Following Mandela retiring from public life, he was showered with accolades from around the world (a full list of the awards and accolades can be found on the Mandela biography here).He would continue to be viewed as a great leader and was used by the ANC as a symbolic figurehead for the organisation. Mandela was present during a 2009 ANC rally alongside Jacob Zuma, then a presidential hopeful. 2009 had seen much political infighting between Zuma and then President, Thabo Mbeki over the future leadership of the ANC. The presence of Mandela at this rally is important as it demonstrates the political capital that the former president still wielded, as well as the legitimacy that  Zuma gained from the association. At this time, Zuma was facing 16 counts of fraud, money laundering and racketeering. He would go on to be elected President of the ANC, and subsequently, of South Africa. Mandela was a political commodity in South Africa evidenced by the need to have him attending a variety of events such as the closing ceremony of the 2010 Soccer World Cup, hosted in South Africa. Indeed, the political opposition in South Africa have also invoked Mandela’s public persona in order to gain political legitimacy. When calling for a vote of no confidence in President Jacob Zuma in 2017, Democratic Alliance (DA) leader Mmusi Maimane invoked Mandela’s legacy by stating that, with regards to the vote, “I know what Nelson Mandela would have done”, insinuating that Mandela would have voted against Zuma.

After his death, however, there has been a rising view among young adults in South Africa that Mandela had not done enough during his presidency to help the majority Black population in South Africa. As such, Mandela’s perceived submission to big business is viewed as a betrayal at worst and a failing at best.  Evidence of this can also be found in the current political sphere. DA leader Maimane, in April 2018, stated that people call him a ‘mini-Mandela’: “They say, ‘Mmusi Maimane you are a mini-Mandela! You are a sell-out of our people!’.” This demonstrates that invoking Mandela’s legacy has become a pejorative in certain groups in South Africa, particularly Black students. This arises from the failure of the economic policies, the Reconstruction and Development Programme (RDP) from 1994 and the Growth, Employment and Redistribution (GEAR) from 1996, to solve the entrenched social inequality in South Africa. The RDP set its sights on alleviating poverty and addressing the massive shortfalls in social services across South Africa.Through its RDP, the South African government aimed to fun the creation of jobs, housing and basic health care. GEAR proposed a set of medium-term policies aimed at the rapid liberalization of the South African economy. These policies included a relaxation of exchange controls, privatisation of state assets, trade liberalization, “regulated” flexibility in labour markets, strict deficit reduction targets, and monetary policies aimed at stabilizing the rand through market interest rates. Yet, despite these goals, social and economic inequality in South Africa remains among the highest in the world. Fairly or unfairly, much of the anger at this reality has been directed at these policies and President Mandela for his role in implementing them.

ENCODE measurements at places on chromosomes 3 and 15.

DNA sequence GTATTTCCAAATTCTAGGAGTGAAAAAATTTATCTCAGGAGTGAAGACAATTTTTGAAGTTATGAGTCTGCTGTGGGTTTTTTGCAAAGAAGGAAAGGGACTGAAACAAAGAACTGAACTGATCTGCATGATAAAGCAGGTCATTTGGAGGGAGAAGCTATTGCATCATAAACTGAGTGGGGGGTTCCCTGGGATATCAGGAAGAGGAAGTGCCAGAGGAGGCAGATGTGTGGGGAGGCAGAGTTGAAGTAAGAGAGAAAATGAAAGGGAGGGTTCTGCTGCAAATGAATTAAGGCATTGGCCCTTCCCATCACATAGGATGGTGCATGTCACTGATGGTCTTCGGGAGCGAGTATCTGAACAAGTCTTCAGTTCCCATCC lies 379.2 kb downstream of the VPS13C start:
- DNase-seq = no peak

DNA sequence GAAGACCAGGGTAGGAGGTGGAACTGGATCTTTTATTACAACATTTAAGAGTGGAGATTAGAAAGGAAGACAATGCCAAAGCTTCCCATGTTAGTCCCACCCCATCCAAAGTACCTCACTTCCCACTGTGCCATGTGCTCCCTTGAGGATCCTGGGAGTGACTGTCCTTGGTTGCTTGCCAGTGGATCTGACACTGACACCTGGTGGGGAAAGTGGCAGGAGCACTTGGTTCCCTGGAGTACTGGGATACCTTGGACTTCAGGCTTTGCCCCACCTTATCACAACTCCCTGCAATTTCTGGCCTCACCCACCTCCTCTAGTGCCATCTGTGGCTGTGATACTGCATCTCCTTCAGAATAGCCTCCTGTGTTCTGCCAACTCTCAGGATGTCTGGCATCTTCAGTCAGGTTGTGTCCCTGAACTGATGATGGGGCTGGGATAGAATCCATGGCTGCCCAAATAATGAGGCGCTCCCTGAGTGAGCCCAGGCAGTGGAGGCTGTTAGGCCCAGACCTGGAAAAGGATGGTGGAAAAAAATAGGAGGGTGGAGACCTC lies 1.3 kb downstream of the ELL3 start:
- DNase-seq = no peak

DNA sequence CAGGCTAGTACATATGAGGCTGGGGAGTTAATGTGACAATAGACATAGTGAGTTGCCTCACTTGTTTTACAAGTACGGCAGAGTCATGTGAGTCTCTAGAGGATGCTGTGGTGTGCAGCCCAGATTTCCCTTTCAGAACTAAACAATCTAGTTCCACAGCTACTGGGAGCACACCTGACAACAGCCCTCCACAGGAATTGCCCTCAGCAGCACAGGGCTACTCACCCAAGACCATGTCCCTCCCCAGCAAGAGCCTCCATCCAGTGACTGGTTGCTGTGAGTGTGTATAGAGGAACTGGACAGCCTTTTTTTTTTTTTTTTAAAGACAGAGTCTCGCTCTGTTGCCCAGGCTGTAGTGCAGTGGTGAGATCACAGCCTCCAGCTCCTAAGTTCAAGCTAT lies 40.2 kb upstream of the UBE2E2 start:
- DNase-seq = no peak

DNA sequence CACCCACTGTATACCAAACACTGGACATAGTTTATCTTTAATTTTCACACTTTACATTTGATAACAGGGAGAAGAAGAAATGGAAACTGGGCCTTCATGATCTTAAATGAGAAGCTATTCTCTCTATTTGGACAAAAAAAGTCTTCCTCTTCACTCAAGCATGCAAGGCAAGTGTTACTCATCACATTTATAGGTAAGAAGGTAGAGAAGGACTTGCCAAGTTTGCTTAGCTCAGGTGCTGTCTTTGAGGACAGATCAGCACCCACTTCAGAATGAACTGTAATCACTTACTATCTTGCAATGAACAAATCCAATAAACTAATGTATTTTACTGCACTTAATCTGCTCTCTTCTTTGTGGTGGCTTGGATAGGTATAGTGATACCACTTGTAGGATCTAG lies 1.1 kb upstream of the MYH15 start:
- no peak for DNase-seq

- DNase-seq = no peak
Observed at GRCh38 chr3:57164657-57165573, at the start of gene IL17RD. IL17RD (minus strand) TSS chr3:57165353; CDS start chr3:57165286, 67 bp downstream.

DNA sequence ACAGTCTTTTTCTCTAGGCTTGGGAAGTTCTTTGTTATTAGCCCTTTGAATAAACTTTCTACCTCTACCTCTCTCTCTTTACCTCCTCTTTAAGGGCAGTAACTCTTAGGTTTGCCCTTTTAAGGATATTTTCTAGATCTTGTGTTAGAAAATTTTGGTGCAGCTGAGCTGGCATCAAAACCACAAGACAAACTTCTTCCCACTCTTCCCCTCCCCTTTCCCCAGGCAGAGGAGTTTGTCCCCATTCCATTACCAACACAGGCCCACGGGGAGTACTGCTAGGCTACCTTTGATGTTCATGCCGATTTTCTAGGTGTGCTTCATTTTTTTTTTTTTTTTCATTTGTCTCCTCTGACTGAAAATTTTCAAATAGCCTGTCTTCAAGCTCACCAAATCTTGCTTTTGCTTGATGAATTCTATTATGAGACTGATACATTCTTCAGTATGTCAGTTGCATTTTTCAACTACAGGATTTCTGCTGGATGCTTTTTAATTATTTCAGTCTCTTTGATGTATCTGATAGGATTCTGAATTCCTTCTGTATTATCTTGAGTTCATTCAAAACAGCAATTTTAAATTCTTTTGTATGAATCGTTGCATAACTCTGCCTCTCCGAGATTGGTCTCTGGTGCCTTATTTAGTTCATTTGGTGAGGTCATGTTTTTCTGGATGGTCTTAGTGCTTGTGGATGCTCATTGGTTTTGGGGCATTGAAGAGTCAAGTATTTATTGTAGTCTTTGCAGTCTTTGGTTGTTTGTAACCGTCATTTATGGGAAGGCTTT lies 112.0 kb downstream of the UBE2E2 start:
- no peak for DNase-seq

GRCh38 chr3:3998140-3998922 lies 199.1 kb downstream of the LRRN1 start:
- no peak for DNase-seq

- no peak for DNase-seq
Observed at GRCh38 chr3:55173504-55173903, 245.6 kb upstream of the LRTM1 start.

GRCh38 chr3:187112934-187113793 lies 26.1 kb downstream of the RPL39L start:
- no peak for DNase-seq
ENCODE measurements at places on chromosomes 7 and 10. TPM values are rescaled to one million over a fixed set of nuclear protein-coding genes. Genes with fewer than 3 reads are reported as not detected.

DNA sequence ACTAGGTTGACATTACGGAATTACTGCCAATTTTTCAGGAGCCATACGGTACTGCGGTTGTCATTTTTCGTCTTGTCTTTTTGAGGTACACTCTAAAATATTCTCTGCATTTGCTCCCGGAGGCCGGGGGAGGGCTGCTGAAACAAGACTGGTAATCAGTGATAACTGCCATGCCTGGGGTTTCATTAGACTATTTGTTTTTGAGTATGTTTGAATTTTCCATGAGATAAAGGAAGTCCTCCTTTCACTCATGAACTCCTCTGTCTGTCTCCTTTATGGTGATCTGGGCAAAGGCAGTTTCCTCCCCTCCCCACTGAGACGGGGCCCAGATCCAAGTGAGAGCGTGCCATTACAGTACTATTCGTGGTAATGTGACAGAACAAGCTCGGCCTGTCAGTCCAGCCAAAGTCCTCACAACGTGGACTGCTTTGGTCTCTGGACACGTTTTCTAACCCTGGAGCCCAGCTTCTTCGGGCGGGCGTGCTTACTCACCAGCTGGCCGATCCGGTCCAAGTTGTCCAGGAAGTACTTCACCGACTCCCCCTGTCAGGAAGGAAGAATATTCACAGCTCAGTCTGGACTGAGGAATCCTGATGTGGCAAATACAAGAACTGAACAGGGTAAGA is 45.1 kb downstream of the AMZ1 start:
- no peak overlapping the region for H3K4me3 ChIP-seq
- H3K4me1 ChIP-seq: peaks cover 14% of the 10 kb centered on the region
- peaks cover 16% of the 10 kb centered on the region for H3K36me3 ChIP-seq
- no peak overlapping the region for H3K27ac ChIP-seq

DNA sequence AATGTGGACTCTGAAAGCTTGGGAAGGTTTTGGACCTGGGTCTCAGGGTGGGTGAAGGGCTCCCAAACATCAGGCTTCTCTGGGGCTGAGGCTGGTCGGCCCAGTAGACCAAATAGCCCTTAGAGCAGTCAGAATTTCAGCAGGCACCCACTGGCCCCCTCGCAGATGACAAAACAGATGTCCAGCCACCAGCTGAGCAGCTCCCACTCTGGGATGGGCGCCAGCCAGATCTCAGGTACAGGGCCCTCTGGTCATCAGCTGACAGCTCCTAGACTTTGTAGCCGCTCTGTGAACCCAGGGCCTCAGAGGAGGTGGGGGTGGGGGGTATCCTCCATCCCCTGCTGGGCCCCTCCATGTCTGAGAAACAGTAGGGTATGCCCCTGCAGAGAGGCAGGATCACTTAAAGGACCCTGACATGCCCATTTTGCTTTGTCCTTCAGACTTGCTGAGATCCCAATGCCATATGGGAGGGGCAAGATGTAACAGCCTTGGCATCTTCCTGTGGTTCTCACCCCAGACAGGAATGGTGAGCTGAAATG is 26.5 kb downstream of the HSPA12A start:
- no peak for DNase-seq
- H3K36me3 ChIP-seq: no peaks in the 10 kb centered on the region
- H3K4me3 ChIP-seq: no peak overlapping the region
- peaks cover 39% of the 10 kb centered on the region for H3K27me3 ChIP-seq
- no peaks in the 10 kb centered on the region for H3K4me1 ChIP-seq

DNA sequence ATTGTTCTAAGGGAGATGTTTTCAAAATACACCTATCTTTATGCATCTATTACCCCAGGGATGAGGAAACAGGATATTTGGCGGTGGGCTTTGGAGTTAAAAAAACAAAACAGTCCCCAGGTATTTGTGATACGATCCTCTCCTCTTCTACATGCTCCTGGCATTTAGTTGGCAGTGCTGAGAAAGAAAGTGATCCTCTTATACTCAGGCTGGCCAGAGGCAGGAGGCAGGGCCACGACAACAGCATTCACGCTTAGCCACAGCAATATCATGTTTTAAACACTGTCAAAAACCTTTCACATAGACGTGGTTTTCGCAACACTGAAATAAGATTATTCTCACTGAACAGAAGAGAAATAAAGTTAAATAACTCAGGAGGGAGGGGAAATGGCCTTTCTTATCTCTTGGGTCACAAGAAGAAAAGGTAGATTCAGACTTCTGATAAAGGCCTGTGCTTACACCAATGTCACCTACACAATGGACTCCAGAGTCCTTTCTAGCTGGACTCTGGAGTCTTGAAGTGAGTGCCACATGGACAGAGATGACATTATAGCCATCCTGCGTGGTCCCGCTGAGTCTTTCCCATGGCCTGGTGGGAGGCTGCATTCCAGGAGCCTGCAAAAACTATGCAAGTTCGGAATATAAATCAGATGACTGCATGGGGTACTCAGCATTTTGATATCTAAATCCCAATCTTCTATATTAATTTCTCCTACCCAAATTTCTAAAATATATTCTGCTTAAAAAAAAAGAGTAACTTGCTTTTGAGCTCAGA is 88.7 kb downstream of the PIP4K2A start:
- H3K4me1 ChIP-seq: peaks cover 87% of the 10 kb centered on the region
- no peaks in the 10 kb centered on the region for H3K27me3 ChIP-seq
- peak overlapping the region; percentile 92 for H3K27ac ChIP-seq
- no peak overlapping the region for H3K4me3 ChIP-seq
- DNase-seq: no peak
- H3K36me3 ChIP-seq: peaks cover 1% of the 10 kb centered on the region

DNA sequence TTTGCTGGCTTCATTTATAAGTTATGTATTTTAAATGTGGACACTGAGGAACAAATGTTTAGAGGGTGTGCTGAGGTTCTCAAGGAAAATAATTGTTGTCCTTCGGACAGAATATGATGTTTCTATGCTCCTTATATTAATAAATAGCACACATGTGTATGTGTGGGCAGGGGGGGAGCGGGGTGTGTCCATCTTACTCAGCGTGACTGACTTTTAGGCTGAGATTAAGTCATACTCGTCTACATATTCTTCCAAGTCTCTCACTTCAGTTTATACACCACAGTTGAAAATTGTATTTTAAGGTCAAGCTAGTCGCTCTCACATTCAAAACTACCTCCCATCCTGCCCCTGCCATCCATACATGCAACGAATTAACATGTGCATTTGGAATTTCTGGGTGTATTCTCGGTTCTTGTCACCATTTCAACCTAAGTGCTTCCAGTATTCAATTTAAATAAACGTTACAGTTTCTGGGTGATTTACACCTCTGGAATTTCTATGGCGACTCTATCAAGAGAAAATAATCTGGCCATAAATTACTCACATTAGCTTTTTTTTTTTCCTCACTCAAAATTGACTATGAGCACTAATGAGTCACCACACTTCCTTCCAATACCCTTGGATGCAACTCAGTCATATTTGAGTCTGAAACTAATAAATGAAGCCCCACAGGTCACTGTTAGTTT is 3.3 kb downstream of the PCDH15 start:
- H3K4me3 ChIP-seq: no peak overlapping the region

One can contextualise this view of Mandela by examining the #Feesmustfall protests, demonstrating a growing anger and dissatisfaction among young people, particularly Black students, at the economic inequalities in the country. Camalita Naicker, in the essay titled “From Marikana to #feesmustfall: The Praxis of Popular Politics in South Africa” states that “Within this bleak economic picture, the political crisis 20 years after democracy has been steadily deepening, with a growing number of people becoming critical of the African National Congress (ANC), together with the addition of a number of new political parties and an ever-increasing amount of NGOs and civil society organisations. [Her] paper argues that although this political crisis has, for some time now, given rise to new forms of popular politics, the new waves of students’ movements in South Africa must be seen as a part of the trajectory of popular forms of politics, particularly after the Marikana Massacre in 2012, that are rooted in political and historical memory—or older and alternative forms of politics.” This means that the mode in which the protests have taken place in recent years in South Africa can trace their roots back to such events as the 1976 student protests, yet the object of the students ire is now the ANC, as the governing party. One can argue here that, in this increasingly turbulent political and social environment, it is natural that there would be an increasing disillusion to Mandela’s cultivated public image, given the manner in which Mandela’s image has been intertwined with that of the ANC.